DAO 77:119-125 (2007) - doi:10.3354/dao01841
Screening of freshwater fish species for their susceptibility to a betanodavirus
Ryo Furusawa, Yasushi Okinaka*, Kazumasa Uematsu, Toshihiro Nakai
ABSTRACT: Betanodaviruses, the causative agents of viral nervous necrosis in marine fish, have bipartite positive-sense RNA genomes. Because the genomes are the smallest and simplest among viruses, betanodaviruses have been well studied using a reversed genetics system as model viruses. However, studies of virushost interactions have progressed slowly because permissive hosts for betanodaviruses (basically larvae and juveniles of marine fish) are only available for limited periods of the year and are not suitable for the construction of a genetic engineering system. To obtain a model fish species that are not subject to these problems, 21 freshwater fish species were injected intramuscularly with a betanodavirus (redspotted grouper nervous necrosis virus) and tested for their susceptibility to the virus. Based on their responses, the tested fish were classified into 3 groups: 4 susceptible fish, 10 less susceptible fish, and 7 resistant fish. The susceptible fish, celebes rainbowfish Telmatherina ladigesi, threadfin rainbowfish Iriatherina werneri, dwarf rainbowfish Melanotaenia praecox, and medaka Oryzias latipes, exhibited erratic swimming and eventually died within 10 d post-inoculation. The virus was specifically localized in the brains, spinal cords, and retinas of the infected fish, similar to the pattern of infection in naturally infected marine fish. We believe that these susceptible freshwater fish species could act as good host models for betanodavirusfish interaction studies.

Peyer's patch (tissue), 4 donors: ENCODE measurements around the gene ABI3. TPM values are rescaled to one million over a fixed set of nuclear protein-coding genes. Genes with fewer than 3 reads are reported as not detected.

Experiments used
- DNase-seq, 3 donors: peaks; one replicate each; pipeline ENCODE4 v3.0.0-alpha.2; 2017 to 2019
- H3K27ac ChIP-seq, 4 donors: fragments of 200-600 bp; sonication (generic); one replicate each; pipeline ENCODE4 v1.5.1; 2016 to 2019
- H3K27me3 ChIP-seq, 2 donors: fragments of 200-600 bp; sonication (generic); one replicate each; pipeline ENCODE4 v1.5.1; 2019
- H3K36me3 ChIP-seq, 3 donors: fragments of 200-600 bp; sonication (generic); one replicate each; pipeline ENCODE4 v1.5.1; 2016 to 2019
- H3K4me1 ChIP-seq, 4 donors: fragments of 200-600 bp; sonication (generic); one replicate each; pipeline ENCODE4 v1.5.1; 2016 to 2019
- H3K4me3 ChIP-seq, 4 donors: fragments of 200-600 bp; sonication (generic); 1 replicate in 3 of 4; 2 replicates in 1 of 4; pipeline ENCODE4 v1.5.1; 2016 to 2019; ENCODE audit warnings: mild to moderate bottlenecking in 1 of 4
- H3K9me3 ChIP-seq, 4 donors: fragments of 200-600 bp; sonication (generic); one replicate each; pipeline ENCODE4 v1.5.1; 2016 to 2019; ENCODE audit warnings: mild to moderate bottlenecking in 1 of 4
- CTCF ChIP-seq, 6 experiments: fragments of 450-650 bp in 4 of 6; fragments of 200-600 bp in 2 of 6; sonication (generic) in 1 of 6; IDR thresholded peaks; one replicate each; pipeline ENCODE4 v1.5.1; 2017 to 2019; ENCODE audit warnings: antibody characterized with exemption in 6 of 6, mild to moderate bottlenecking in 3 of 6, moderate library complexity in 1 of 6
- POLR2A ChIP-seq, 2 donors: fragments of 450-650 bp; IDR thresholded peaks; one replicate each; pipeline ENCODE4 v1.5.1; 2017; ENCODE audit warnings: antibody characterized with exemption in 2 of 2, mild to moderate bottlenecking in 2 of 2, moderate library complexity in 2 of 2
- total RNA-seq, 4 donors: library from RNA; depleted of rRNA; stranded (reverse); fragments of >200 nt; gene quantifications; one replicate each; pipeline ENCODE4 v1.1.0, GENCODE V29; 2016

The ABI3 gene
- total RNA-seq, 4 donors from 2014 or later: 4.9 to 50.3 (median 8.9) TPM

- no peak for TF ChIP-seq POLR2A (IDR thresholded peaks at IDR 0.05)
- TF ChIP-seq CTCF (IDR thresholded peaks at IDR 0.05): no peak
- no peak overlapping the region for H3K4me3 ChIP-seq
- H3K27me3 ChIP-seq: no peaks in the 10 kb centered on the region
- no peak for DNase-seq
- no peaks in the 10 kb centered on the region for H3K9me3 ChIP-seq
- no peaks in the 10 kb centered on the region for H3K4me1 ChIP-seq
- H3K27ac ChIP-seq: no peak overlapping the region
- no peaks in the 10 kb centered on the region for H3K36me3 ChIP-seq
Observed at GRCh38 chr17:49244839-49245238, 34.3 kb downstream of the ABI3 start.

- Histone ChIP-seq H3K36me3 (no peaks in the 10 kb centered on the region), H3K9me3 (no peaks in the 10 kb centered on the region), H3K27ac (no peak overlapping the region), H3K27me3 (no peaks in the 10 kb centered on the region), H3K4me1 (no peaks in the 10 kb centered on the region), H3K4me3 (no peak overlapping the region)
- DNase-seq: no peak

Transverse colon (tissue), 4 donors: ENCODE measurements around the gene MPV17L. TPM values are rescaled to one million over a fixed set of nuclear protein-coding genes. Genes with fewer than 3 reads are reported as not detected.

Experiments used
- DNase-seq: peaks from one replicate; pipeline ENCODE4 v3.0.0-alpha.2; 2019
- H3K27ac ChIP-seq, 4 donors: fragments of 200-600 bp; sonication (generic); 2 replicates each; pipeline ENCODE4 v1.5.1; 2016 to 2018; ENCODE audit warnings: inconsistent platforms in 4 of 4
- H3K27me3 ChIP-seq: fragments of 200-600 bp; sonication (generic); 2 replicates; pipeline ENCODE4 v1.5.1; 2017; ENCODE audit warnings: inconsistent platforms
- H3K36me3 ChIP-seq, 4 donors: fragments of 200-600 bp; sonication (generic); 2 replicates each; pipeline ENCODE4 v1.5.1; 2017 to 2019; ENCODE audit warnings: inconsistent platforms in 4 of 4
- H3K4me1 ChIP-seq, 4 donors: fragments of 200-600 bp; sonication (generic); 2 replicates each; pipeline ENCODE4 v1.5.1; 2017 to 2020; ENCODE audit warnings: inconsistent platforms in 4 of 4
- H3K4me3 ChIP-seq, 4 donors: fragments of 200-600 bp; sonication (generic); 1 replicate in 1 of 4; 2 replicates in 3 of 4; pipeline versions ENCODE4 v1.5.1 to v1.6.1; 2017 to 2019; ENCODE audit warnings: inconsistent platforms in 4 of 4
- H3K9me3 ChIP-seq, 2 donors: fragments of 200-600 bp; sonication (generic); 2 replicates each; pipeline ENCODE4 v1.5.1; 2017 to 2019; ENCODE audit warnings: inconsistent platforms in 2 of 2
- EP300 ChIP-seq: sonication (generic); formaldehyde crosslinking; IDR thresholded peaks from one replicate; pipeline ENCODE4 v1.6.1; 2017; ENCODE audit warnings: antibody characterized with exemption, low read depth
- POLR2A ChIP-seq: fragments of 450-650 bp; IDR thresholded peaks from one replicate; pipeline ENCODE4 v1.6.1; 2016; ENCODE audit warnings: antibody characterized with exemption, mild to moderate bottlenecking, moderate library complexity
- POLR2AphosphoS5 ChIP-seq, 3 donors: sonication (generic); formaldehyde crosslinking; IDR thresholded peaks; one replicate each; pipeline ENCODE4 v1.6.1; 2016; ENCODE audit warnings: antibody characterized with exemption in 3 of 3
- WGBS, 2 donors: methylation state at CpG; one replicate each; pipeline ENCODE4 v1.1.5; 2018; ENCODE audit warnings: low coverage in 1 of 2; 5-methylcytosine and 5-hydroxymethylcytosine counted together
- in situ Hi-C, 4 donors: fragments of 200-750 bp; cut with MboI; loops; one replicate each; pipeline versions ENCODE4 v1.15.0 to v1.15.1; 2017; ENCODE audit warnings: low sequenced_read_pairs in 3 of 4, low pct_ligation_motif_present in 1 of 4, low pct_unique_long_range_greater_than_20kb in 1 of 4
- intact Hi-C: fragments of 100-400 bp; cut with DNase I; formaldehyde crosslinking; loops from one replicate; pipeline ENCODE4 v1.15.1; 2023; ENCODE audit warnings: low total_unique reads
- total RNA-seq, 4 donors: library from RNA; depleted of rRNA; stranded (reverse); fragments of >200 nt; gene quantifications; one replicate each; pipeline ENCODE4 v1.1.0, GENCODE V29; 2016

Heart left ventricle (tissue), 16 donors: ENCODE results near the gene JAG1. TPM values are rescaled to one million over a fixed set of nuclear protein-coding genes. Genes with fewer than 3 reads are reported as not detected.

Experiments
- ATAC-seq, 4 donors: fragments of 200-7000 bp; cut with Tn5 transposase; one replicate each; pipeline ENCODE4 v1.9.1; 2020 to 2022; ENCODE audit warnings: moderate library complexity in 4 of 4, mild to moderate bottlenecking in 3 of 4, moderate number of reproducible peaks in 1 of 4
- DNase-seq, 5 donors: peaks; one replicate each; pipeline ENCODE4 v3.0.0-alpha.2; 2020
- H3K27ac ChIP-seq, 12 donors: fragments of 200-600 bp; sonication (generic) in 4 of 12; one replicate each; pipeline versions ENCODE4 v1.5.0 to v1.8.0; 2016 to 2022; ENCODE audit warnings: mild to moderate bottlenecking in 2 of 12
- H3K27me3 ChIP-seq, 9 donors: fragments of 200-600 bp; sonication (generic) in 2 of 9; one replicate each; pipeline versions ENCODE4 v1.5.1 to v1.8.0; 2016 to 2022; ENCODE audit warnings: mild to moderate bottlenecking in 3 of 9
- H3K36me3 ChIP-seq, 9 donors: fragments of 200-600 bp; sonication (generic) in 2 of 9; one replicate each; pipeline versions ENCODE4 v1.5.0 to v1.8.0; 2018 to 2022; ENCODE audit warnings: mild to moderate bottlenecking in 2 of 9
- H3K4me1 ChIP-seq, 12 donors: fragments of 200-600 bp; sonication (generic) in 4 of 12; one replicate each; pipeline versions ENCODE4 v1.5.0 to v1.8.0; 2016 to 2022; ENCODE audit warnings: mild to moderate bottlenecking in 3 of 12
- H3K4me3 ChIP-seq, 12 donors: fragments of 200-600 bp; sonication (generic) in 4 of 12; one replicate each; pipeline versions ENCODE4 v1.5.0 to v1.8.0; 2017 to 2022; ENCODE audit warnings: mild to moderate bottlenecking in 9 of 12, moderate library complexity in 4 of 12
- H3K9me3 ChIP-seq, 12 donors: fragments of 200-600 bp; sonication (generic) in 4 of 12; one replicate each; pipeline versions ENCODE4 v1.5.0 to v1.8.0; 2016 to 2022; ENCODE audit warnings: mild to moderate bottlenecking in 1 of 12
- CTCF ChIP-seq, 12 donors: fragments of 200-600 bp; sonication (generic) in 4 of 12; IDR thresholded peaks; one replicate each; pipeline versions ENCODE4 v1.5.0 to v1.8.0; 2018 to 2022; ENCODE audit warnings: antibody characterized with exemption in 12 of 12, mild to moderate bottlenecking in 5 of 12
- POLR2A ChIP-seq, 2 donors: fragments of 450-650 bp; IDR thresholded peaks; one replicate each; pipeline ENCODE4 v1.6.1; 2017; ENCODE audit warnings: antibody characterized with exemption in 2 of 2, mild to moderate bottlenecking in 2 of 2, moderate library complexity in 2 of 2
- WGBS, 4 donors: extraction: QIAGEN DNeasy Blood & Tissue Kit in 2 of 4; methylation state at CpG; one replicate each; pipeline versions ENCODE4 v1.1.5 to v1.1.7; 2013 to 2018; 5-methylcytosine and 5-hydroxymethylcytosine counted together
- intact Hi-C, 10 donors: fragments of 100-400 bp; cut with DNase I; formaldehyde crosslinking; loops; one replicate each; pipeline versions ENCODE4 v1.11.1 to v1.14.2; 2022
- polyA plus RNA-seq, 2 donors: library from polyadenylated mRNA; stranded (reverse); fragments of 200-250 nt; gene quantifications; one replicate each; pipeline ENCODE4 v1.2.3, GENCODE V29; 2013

KEY WORDS: Betanodavirus · Freshwater fish · Model fish · Experimental infection · Medaka · Rainbowfish
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